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Bellevue Estate Tumara Pinotage 2004

Pinotage from South Africa
    0% ABV
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    Winemaker Notes

    100% Pinotage, from the Bellevue Estate in Stellenbosch, the world's first commercial producer of Pinotage.

    Vanilla, coconut, plums, and raspberries on the nose, followed by layers of ripe, complex fruit on the palate. A big, well-balanced wine with a long, clean finish.

    Serve with duck, venison, Thai dishes, herb roasted chicken.

    Critical Acclaim

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    Bellevue Estate

    Bellevue Estate

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    Bellevue Estate, , South Africa
    Bellevue Estate
    Tumara wines are produced at the Bellevue Estate, which released the world's first commercial Pinotage in 1953. Now, the over-50-year-old vines continue to produce award-winning Pinotage for fourth-generation Proprietor/Cellar Master Dirkie Morkel. Approximately 30 kilometers northeast of Cape Town, Bellevue has been located in the Bottelary hills - the perfect place to produce world-class red wines since 1701. The estate's plantings are comprised of 190 hectares featuring over 14 grape varieties, mostly red, and include Cabernet Sauvignon, Merlot, Malbec, Pinotage, and Petit Verdot.

    Prof A.I. Perold, known as the father of Pinotage, completed the development of this South African grape at Elsenburg. He made a cross between Pinot Noir and Hermitage to obtain the ultimate success he was looking for. Prof Perold apparently left no notes to explain his choice of cultivars, but legend would have it that he was attempting to combine the quality of Pinot Noir and the production capacity of Hermitage.

    In the early 1950s, P.K. Morkel was attempting to obtain Gamay to add to the Bellevue vineyards. Unable to find any, he approached the Stellenbosch Agricultural College at Elsenburg for advice on possible alternative varieties to plant. The new variety developed by Prof Perold was suggested. At that stage Pinotage had only been planted on a trial basis by Elsenburg.

    In 1953, P.K. Morkel took the bold step, along with Paul Sauer of Kanonkop, to plant this unknown variety on his farm. His boldness paid off, when in 1959 his wine from this almost unknown variety, Pinotage, took the General Smuts trophy, for the best wine at the Cape Wine Show.

    North Coast

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    Encompassing the grape-growing regions located north of San Francisco, the North Coast AVA includes six counties: Lake, Marin, Mendocino, Napa, Sonoma, and Solano. Napa and Sonoma get all of the attention, but there are a few other counties producing great wine in Northern California. Two notable examples are Mendocino and Lake County, the northernmost winegrowing regions in the state. These AVAs are very different, both from their neighbors to the south and from one another.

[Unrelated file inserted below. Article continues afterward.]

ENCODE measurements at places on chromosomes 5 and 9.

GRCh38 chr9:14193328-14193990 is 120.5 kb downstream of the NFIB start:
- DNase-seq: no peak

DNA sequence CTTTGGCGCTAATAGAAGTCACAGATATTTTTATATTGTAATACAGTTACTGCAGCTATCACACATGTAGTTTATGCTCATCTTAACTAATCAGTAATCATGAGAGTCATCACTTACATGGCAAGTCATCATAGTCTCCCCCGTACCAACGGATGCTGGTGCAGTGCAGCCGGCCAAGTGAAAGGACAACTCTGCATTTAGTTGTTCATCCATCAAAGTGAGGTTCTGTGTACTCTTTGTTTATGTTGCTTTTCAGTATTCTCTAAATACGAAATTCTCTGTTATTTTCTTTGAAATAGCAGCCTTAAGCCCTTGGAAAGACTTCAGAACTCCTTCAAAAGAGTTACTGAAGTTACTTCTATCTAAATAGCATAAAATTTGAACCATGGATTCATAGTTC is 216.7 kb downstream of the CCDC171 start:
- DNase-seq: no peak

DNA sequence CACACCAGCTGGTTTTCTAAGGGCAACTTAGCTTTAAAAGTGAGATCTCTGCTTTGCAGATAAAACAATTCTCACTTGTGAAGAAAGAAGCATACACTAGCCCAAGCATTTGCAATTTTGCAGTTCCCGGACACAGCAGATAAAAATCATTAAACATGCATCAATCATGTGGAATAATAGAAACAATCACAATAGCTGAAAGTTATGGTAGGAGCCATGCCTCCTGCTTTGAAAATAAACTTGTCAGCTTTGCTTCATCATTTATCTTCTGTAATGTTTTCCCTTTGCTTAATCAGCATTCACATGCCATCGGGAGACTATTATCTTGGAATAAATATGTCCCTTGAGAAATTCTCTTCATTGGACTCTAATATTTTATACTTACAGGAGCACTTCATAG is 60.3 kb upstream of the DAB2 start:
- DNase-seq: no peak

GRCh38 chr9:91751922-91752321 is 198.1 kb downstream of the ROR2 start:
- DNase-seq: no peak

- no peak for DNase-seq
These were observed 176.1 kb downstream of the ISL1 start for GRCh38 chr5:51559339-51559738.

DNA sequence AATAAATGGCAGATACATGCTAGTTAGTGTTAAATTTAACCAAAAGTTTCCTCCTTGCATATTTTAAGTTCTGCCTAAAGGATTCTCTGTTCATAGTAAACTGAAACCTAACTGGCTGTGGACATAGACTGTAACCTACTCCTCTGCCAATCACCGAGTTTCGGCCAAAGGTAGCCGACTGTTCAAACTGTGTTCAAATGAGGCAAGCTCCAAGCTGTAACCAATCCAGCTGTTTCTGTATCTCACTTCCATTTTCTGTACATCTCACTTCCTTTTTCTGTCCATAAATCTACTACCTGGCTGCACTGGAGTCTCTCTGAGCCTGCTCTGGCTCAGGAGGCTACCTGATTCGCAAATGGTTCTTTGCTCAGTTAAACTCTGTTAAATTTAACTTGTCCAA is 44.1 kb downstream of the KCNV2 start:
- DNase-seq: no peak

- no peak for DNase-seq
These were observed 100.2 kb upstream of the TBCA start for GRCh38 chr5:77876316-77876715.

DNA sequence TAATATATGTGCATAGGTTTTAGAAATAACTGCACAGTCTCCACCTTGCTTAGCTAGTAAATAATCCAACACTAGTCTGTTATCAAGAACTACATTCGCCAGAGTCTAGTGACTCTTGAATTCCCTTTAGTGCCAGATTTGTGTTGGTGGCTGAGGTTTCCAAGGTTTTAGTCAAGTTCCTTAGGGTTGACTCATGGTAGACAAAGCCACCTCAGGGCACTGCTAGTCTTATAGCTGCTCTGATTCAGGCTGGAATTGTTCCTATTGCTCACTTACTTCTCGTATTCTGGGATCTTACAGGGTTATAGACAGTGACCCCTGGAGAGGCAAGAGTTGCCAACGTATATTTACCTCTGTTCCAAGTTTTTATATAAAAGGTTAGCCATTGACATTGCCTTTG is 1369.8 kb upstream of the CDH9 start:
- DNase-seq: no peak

Mendocino benefits from the cooling fog of the Pacific Ocean and is able to successfully grow cool-climate varieties like Pinot Noir, Chardonnay, and Riesling. There is a significant focus here on organic viticulture. Inland Lake County, on the other hand, is considerably warmer, and Cabernet Sauvignon, Zinfandel, and Sauvignon Blanc are the dominant varieties. Both regions are excellent sources of high-quality but affordable California wines in a wide range of styles.

    Cabernet Sauvignon

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    A noble variety bestowed with both power and concentration, Cabernet Sauvignon is sometimes referred to as the “king” of red grapes. It can be somewhat unapproachable early in its youth but has the potential to age beautifully, with the ability to last fifty years or more at its best. Small berries and tough skins provide its trademark firm tannic grip, while high acidity helps to keep the wine fresh for decades. Cabernet Sauvignon flourishes in temperate climates like Bordeaux's Medoc region (and in St-Emillion and Pomerol, where it plays a supporting role to Merlot). The top Médoc producers use Cabernet Sauvignon for their wine’s backbone, blending it with Merlot and smaller amounts of Cabernet Franc, Malbec, and/or Petit Verdot. On its own, Cabernet Sauvignon has enjoyed great success throughout the world, particularly in the Napa Valley, and is responsible for some of the world’s most prestigious and sought-after “cult” wines.

    In the Glass

    High in color, tannin, and extract, Cabernet Sauvignon expresses notes of blackberry, cassis, plum, currant, spice, and tobacco. In Bordeaux and elsewhere in the Old World you'll find the more earthy, tannic side of Cabernet, where it's typically blended to soften tannins and add complexity. In warmer regions like California and Australia, you can typically expect more ripe fruit flavors upfront.

    Perfect Pairings

    Cabernet Sauvignon is right at home with rich, intense meat dishes—beef, lamb, and venison, in particular—where its opulent fruit and decisive tannins make an equal match to the dense protein of the meat. With a mature Cabernet, opt for tender, slow-cooked meat dishes.

    Sommelier Secrets

    Despite the modern importance and ubiquity of Cabernet Sauvignon, it is actually a relatively young variety. In 1997, DNA revealed the grape to be a spontaneous crossing of Cabernet Franc and Sauvignon Blanc which took place in 17th century southwestern France.

    PIM002032_2004 Item# 92714

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